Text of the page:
4. Eat several small meals instead of large, heavy ones.
Ever notice how a big, heavy meal makes you want to curl up in the fetal position and check out for an hour or so? Spacing out your meals helps regulate your blood sugar and should also help increase your energy throughout the day.
Also, avoid processed, fatty foods, sweets, or foods with refined white carbohydrates. They don’t contain enough nutrients and are easily digested and absorbed, which means you’ll feel energized at first and sluggish shortly after. You’re already tired—why add fuel to the fire?
5. Avoid caffeine.
If you drink a lot of caffeine, your body’s response to it will change. You could drink over eight cups and still feel sluggish—but that doesn’t mean you won’t get the headache, irritability, dehydration, and host of other side effects that come with caffeine-overload.
Instead, try an energy boosting food, like almonds, oranges, salmon, spinach, or blueberries.
6. Spend some time under bright light.
Sleep researchers suggest this will help you feel more alert. In a 2007 study of women with breast cancer, increased exposure to bright light during chemotherapy resulted in less fatigue and better sleep.
7. Resist the urge to channel your crankiness.
You might feel inclined to confront someone who wronged you when you’re exhausted. Whenever you feel something uncomfortable, it’s tempting to channel it somewhere—to take the feeling and do something with it. Fight the urge. You aren’t thinking clearly enough to have a productive conversation, and you’ll likely say something you regret.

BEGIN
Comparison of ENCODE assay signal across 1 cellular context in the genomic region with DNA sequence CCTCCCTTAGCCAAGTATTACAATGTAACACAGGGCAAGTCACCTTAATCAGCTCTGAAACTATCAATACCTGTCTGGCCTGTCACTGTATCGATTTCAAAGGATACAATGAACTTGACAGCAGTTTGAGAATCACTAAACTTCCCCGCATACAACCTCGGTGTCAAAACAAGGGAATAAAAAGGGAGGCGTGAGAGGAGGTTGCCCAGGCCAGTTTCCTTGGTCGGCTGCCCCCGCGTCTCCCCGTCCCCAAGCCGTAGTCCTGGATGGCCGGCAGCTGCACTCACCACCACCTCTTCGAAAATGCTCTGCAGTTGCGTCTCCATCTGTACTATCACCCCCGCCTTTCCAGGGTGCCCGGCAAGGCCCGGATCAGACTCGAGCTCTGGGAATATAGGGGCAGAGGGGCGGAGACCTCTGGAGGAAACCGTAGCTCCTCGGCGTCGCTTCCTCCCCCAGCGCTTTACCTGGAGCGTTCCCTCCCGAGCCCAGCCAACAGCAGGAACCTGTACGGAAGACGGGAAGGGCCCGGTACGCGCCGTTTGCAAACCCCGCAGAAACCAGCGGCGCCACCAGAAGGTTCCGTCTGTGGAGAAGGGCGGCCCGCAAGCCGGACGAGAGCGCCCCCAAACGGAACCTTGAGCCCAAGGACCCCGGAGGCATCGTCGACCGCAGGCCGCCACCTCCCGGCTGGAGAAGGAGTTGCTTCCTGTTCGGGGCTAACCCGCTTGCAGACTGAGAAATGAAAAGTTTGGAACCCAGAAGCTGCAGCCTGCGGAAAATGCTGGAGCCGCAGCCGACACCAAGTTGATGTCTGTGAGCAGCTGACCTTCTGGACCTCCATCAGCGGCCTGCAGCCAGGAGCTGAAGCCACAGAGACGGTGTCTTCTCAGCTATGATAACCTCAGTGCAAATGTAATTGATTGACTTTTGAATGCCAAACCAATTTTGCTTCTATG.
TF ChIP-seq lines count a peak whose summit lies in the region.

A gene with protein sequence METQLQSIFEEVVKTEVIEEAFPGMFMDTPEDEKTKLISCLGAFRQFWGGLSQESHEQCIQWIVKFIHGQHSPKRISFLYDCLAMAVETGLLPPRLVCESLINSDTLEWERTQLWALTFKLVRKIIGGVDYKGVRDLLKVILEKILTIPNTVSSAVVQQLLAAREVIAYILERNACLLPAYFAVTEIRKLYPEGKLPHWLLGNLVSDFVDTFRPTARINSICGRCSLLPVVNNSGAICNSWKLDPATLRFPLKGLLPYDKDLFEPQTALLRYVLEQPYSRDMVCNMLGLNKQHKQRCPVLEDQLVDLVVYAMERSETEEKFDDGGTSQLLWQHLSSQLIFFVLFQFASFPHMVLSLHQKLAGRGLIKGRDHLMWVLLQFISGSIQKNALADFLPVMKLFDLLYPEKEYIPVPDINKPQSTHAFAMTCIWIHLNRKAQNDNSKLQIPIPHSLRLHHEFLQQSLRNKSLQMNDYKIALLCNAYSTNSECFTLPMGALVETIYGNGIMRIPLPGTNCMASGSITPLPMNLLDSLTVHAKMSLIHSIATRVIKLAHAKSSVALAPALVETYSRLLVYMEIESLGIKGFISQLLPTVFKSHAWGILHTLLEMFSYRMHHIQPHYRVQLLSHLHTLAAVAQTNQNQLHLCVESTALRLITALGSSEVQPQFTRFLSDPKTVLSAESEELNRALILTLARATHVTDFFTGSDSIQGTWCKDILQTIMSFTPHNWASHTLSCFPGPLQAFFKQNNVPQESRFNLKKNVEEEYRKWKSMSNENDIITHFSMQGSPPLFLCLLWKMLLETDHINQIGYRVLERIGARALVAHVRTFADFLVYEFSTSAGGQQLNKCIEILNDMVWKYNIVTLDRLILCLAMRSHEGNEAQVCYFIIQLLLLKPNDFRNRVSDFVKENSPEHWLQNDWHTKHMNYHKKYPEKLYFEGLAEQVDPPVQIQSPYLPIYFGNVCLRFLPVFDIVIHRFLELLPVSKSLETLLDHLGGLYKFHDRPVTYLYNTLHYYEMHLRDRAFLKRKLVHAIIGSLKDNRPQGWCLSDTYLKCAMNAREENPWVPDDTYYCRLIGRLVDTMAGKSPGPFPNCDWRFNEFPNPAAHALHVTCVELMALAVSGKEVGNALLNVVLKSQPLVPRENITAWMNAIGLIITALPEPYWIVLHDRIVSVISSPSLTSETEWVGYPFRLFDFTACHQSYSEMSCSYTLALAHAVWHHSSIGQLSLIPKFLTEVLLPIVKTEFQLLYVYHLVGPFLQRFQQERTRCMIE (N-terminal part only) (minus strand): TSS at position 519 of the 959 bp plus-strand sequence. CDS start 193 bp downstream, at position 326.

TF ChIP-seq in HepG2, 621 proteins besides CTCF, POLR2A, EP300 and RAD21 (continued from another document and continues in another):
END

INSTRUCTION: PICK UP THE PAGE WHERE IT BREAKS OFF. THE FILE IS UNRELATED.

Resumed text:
In fact, if you have any big meetings scheduled, do your best to push them to another day, even if it ruffles some feathers. According to the National Sleep Foundation, staying awake for 18 hours causes you to function similarly to someone with .08 blood alcohol level. You wouldn’t lead an important meeting drunk—would you?
8. Be gentle with yourself.
When you’re tired, it’s all too easy to get irritable and moody. You might even have a mini breakdown. (Admission: I’ve cried over ridiculous things when I’ve been extremely exhausted.)
Know that this is normal, but plan to combat it. Avoid people or situations that trigger anger or frustration. Use a deep breathing relaxation technique when you feel yourself getting antsy. Anything to keep your nerves calm.
9. Catnap if you can.
If you don’t have a hammock or canopy bed adjacent to your desk, this might not be an option. (Of course this never stopped me when I worked in a corporate environment—I took quite a few naps in my car.)
If you can nap, however, the right length is crucial. If you sleep for too short or too long a time, it will work against you. Experts suggest 20 minutes is ideal, since it generally takes 10 minutes to fall asleep and 10 for light, restful sleep. If you can’t fall asleep on demand, you might consider a brainwave entrainment CD (Google it!) to help slow your brainwaves.
10. Prepare to avoid making the same mistake tonight.
Most of the time when we don’t get enough sleep, we are directly responsible. Whether you put too much on your plate or stayed up to late, the constant is personal choice. It’s not always the case—if you have a baby, for example. But most of the time, it is.
If you recognize that sleep deficiency is causing your problems, set out to address the root cause. Deal with stresses that are keeping you up at night. Change your environment to allow for better sleep. If all else fails, see your doctor to check for health issues that might be affecting your sleep.